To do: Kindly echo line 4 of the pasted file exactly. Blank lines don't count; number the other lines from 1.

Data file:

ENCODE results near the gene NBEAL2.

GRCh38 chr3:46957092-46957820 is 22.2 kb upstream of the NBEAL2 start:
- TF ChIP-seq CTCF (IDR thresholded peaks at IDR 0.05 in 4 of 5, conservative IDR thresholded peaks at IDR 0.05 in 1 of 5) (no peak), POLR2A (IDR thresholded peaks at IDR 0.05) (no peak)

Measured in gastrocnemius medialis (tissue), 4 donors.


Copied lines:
Measured in gastrocnemius medialis (tissue), 4 donors.